Outpatient commitment typically involves mandating individuals to accept the same treatment approaches that have already failed or deterred them in the past. We know a lot more about how to help people in severe distress, but these methods are typically not offered or are not sufficiently available. These include a number of evidence based approaches like

  • Transitional Supports: using critical opportunities to engage people when leaving inpatient and detox facilities and prisons and jails
  • Individualized Care Management: organizing care across multiple behavioral and physical health and social systems that operates from shared information and offers real time response
  • Housing First and other harm- and homelessness-reduction models: offering individuals what they most need to be safe even if they’re not currently willing to take medications or stop using alcohol and drugs
  • Person-centered Planning Tools: utilizing Wellness Recovery Action Plans and Advance Directives
  • Criminal Justice Diversion and Re-entry Services: using court-based mental health workers, Crisis Intervention Teams, and better prison discharge plans and support services
  • Peer and Family Supports: incorporating peer crisis warm lines, respite houses, outreach, bridger and wellness coaching as well as family-to-family support
  • Employment and Education
  • Evidence-based Medicine: relying upon the latest research, providing more individualized care, and utilizing less drugs over a shorter period of time
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Reforming Mental Health Care Begins with Rethinking Provider Engagement

harvey2Harvey Rosenthal
Executive DirectorNew York Association of Psychiatric Rehabilitation Services (NYAPRS)

Last week, Harvey Rosenthal shared why he believes the answers to improving mental health care for individuals with more serious conditions lie in bringing state of the art engagement, services, and supports to scale, as opposed to expanding civil commitment programs. In this post, Mr. Rosenthal provides details about what these approaches and innovations should include.

Meeting individuals where they’re at
We need more accountable, aggressive action by providers. If a person does not fit into our current treatment paradigm—that is, if they don’t come into the office on time or take the medicine that is prescribed—they are typically considered noncompliant and often eligible for outpatient commitment.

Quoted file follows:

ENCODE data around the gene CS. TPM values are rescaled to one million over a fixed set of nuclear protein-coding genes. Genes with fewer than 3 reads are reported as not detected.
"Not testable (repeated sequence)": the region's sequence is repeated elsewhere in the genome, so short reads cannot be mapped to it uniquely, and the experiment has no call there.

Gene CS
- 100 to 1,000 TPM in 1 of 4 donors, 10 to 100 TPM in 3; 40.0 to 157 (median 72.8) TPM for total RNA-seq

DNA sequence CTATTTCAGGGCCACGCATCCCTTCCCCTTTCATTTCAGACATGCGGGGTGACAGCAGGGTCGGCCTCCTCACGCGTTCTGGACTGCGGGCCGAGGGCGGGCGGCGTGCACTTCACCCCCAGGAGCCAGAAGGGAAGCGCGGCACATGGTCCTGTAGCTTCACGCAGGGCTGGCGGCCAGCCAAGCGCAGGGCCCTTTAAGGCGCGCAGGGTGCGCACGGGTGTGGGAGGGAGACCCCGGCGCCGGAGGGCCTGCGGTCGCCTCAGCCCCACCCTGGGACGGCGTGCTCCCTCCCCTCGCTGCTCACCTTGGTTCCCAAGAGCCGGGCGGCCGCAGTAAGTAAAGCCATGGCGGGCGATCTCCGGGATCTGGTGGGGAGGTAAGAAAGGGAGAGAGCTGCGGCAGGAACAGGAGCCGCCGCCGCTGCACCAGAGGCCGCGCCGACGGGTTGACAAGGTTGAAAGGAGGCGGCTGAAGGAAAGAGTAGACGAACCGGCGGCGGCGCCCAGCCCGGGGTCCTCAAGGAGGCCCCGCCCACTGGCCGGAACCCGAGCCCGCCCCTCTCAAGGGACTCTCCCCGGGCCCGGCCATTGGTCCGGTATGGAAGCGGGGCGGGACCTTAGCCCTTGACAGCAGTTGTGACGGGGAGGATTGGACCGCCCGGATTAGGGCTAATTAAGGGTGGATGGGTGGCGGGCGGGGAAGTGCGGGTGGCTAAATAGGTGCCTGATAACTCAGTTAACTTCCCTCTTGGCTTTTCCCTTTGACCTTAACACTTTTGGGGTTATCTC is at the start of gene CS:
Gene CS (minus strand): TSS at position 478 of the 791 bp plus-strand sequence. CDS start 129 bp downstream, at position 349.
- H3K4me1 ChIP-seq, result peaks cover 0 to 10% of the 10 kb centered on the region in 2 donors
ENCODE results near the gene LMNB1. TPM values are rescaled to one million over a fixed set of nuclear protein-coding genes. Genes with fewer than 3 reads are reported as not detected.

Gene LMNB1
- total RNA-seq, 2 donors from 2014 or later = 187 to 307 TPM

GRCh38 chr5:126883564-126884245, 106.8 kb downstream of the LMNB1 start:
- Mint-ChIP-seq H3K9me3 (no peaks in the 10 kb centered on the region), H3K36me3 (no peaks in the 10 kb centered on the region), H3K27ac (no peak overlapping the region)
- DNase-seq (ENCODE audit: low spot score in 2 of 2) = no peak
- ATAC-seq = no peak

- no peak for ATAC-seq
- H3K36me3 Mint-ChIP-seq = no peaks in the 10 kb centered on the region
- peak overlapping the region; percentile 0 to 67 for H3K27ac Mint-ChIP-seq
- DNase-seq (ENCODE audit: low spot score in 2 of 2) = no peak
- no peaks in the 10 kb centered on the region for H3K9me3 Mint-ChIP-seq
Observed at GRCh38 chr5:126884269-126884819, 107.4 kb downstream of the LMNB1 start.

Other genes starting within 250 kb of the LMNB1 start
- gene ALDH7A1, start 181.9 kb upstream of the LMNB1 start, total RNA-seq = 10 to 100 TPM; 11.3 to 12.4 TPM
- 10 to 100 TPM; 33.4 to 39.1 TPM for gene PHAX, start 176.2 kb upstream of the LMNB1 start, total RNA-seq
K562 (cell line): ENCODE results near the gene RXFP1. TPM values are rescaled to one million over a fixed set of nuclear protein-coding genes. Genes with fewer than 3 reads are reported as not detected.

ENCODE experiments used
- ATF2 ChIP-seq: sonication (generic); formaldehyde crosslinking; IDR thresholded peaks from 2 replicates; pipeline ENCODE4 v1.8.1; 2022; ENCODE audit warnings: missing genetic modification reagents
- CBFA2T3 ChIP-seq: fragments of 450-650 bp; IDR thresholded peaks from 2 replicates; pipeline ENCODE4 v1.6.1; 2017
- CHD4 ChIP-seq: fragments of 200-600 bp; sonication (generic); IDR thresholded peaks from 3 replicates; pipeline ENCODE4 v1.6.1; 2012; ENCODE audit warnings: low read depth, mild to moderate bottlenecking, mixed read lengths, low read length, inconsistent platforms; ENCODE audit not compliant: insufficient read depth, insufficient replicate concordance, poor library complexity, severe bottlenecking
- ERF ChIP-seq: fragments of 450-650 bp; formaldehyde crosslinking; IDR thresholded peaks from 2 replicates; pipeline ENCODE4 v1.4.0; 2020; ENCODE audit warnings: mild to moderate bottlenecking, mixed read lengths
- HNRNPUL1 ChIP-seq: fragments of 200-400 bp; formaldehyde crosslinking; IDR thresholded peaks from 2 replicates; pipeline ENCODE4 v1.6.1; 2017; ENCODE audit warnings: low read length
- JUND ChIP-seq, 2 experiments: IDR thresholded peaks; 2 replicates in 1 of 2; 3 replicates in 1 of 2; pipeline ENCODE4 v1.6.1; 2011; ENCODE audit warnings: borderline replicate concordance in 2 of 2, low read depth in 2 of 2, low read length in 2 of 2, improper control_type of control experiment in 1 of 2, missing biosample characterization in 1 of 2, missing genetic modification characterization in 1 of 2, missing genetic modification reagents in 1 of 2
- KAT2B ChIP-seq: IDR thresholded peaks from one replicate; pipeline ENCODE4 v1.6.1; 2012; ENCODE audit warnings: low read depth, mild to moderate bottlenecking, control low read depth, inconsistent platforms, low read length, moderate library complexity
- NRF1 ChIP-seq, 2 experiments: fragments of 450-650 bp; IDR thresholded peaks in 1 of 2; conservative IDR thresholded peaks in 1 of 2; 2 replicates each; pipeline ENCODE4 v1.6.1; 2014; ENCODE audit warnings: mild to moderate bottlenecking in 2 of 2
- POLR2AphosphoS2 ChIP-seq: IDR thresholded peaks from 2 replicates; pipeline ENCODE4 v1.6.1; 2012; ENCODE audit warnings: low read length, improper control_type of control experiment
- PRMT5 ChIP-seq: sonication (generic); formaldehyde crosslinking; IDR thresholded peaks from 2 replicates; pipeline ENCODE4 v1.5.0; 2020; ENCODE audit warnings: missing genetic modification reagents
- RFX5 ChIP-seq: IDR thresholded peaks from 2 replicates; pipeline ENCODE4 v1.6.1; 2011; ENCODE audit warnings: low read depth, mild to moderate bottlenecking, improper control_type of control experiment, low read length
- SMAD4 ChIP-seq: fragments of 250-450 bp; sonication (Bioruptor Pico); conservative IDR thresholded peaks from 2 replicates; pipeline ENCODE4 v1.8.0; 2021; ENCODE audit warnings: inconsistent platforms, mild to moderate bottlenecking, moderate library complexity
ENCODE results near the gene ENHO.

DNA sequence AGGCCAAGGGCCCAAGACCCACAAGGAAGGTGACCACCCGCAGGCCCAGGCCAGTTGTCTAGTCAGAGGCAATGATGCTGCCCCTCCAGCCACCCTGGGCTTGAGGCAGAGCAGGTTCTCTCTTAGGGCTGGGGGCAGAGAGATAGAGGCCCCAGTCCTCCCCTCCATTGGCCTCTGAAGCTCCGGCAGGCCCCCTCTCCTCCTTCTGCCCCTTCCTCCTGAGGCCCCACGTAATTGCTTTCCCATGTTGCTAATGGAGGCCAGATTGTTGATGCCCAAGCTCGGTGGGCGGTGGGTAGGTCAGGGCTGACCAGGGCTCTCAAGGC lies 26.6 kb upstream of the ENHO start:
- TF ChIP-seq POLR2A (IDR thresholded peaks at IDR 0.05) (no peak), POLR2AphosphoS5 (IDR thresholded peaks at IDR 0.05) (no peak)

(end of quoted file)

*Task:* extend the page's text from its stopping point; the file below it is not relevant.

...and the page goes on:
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Fixing Not Forcing Services

harvey2Harvey Rosenthal
Executive Director, New York Association of Psychiatric Rehabilitation Services (NYAPRS)

In the wake of several recent mass shootings, many are calling for an overhaul of the nation’s systems of mental health care. A national debate has been renewed over whether legislation is needed to force local officials and mental health providers to be more responsive to those with more profound mental health needs, and whether those groups should, in turn, force such individuals to accept some form of treatment. In this post, Harvey Rosenthal argues we should reframe the debate and focus on reforms that significantly increase the range and raise the bar for community outreach and supportive services.

Fixing Not Forcing Services

Over the past year, we’ve seen an intensified focus on our nation’s and state mental health systems that has drawn a broad array of advocacy groups to weigh in on the merits of two legislative proposals put forward by House members Rep. Tim Murphy (R-Pennsylvania) and Ron Barber (D-Arizona).

Central to Congressman Murphy’s bill is a provision that would require states to adopt or expand court-mandated outpatient commitment programs like New York’s Kendra’s Law in order to access federal block grant dollars. These and several other provisions have generated much controversy. While it now appears that contentious provisions like these will not be moved by the House GOP leadership this year, it is imperative that we address a number of challenges that the bills present.